In honor of the late, great Joe Falls, it's a Fish Fry Friday. ...
The Tigers' offense is in World Series form again. And if you remember, they scored just four runs in getting swept in four games by the San Francisco Giants.
In losing three straight to the Pittsburgh Pirates, the Tigers were shutout twice, losing 1-0 twice in extra innings. In the 31 innings played in the last three games, the Tigers scored in just one innings.
Yes, the Pirates' pitching has been pretty good, but not that good.
All teams go through scoring droughts during a long season, but this is terrible. The Tigers have a softball lineup, especially with boppers Miguel Cabrera and Prince Fielder.
The Tigers should almost never get blanked. Twice in three games is ridiculous.
Cabrera is having another MVP/Triple Crown season. The Tigers lead baseball in runs scored and team batting average.
Granted, the Tigers' lineup hasn't exactly been the same without Austin Jackson in it. He's still on the disabled list. ``I think not having Austin is starting to catch up to us," manager Jim Leyland told the media after the game in Pittsburgh Thursday night.
In a long season, this normally wouldn't matter. But because of the flame out and inconsistent offense we saw in the Fall Classic, it makes fans wonder if this feast or famine offense is good enough to win that long awaited championship.
There's a long way to go in the regular season. Still, despite all the great starting pitching and big offensive numbers, the Tigers (29-23, in first place, half game ahead of Cleveland atop AL Central) are a middle of the road team, not elite where they should be.
Nobody ever wants to use the word choke when it comes to their favorite team.
But that's exactly what the Wings did in losing the last three games to Chicago Blackhawks after being up 3-1 in the best-of-seven semis.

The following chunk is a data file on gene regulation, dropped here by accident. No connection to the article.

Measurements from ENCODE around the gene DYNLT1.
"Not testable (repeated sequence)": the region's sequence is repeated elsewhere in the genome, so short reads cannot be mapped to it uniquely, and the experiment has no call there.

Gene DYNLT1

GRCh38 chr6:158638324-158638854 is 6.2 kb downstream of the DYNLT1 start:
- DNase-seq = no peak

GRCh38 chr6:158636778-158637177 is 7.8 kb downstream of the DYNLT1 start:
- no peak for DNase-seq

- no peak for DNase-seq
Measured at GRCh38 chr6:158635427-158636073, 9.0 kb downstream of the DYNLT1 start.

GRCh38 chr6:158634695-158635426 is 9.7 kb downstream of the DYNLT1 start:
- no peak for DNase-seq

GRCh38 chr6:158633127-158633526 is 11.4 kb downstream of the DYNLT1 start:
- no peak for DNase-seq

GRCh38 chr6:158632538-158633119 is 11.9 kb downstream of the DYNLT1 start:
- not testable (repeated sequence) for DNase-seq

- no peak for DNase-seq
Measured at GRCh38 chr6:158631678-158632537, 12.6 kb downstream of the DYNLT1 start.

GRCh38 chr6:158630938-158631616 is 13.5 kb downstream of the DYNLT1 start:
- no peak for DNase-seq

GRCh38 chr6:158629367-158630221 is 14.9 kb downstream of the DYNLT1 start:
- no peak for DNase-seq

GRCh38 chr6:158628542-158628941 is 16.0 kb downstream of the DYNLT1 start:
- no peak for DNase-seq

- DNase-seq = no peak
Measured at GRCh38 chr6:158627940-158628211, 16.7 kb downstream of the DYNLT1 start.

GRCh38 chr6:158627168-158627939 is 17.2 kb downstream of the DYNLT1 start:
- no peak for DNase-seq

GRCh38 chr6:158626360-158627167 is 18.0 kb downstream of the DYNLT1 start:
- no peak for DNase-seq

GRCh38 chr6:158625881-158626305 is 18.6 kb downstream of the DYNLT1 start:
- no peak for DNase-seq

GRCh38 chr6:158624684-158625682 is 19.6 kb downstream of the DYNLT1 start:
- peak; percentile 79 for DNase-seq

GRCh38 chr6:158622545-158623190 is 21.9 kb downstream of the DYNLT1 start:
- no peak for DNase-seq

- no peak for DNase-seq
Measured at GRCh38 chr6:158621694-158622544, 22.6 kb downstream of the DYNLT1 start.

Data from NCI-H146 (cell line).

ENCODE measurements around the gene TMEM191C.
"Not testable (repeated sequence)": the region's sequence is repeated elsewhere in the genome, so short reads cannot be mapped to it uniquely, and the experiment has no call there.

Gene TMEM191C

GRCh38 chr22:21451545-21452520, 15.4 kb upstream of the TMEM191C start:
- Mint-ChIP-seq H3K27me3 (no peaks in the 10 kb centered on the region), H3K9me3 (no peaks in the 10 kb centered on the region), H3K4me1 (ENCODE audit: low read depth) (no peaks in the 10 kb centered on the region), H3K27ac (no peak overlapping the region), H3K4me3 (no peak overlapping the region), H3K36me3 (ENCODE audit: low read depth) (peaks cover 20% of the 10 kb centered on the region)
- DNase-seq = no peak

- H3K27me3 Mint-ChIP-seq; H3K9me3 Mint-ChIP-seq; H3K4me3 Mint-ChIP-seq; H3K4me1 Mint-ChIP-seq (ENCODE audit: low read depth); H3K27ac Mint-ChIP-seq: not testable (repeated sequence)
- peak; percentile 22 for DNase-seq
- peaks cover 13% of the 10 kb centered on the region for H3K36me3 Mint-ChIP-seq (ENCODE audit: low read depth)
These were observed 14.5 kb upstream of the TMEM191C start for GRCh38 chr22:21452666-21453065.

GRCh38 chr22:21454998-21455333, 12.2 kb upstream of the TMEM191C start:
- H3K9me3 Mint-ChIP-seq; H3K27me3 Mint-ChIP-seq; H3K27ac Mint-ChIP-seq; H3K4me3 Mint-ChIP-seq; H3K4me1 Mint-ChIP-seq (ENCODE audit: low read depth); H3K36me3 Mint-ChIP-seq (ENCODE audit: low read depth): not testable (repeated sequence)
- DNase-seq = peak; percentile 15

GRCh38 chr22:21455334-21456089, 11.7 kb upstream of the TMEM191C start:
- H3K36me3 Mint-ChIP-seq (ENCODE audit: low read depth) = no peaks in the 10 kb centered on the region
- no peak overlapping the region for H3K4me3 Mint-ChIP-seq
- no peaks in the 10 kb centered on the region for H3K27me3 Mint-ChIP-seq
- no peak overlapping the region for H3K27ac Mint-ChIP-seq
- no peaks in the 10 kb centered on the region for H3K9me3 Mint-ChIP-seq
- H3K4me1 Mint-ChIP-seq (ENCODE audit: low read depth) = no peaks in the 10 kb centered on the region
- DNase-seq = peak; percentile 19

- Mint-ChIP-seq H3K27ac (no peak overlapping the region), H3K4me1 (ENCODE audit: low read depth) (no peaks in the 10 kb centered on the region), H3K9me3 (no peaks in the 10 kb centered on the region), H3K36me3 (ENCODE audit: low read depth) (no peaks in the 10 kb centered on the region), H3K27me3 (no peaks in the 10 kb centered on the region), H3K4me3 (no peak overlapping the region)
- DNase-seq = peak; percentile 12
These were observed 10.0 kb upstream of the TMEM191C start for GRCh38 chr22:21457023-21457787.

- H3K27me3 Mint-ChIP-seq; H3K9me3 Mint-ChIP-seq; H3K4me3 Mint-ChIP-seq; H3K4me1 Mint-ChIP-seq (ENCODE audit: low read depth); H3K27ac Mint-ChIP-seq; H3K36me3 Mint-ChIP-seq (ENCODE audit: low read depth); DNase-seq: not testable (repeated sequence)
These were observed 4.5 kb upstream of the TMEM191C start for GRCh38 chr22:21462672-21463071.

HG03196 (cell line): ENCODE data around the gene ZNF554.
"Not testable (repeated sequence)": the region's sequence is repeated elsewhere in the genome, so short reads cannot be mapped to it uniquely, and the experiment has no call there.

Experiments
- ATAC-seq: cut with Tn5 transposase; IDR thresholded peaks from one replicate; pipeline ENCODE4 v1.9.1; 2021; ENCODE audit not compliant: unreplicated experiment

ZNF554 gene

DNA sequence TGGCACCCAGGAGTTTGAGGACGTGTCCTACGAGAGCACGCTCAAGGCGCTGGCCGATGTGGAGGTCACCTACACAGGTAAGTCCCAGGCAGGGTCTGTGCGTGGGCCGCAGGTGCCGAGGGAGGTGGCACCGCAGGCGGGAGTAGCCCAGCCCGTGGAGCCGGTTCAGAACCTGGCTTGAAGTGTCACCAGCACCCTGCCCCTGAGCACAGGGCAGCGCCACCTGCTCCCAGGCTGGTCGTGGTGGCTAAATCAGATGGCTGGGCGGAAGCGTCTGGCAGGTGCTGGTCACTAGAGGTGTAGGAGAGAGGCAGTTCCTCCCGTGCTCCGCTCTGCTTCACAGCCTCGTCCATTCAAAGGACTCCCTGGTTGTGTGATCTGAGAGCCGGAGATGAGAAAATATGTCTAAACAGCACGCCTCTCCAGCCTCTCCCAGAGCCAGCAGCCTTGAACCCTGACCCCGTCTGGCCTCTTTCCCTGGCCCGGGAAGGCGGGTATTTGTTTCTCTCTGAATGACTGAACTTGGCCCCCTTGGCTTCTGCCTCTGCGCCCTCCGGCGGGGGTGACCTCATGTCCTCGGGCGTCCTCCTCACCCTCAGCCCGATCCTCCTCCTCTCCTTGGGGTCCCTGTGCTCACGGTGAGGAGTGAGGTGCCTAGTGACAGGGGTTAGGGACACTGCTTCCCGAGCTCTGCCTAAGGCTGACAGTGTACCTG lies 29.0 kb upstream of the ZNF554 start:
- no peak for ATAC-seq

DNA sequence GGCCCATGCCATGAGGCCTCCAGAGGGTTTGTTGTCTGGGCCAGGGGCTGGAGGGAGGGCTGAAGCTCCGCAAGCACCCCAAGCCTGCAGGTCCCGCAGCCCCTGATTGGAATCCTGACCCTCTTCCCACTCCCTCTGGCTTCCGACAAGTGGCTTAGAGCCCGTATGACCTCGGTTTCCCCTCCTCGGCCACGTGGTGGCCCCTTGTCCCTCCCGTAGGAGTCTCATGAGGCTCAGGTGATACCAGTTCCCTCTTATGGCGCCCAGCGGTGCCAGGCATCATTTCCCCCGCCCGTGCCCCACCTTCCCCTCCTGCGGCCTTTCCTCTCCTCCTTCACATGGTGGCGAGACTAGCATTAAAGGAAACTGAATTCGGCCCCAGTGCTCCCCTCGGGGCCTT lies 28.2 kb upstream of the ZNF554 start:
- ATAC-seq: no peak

In losing 2-1 in OT in Game 7 in Chicago on Wednesday, the Wings blew a golden opportunity to advance to the Western Conference finals.
Most thought it was a foregone conclusion after the Wings won three straight over Chicago which won the President's Trophy this season.
Many fans made excuses for the Wings on sports-talk radio. Sure, no one expected this team to even have a chance to advance as far as they did. After all, they barely made the playoffs.
Still, once you get in and win, all bets are off. This idea that you're playing with house money after winning the first round is nonsense.
Plus, it is a choke when all you have to do is win one game and the 'Hawks have to win three straight to advance.
The players, to their credit, were upset and knew they didn't get the job done.
It would have been an incredible upset story had the Wings pulled off a victory Game 7. But they didn't and, instead, summer vacation is here.
History-making NHL Draft
If the NHL wants to get back to being a national sport, not just regional, it has to broaden its fan base.
And it looks as if help is coming to the NHL, something that could pump in life in the sport and get young black kids finally interested in playing the sport. Better yet, view it as an option for a professional career.
Seth Jones, the son of former NBAer Popeye Jones, has the chance to be the No. 1 overall pick in the upcoming NHL draft. Yes, the first player selected.
Mike Grier, the first ever US born and exclusively US-trained African American in the NHL, was drafted in the ninth round (219th overall) in 1993. The Detroiter played 14 years in the league, but wasn't a star.
Jones is a star in the making. Scouts say Jones has the potential to be an elite defenseman. He's 6-3, 200 pounds and an excellent skater.
NHL commissioner Gary Bettman has to be thrilled. A former NBA player's son picked his sport over the sport his dad became famous in. It's totally head-scratching.
Those who doubt the impact Jones can have should only look back when Tiger Woods came on the scene in golf.
Golf, for the most part, was considered an elitist sport. Sure, there were some black golfers on the tour, but none that moved the needle.
Woods made golf must-see TV and the interest in the sport, especially in the African American community soared.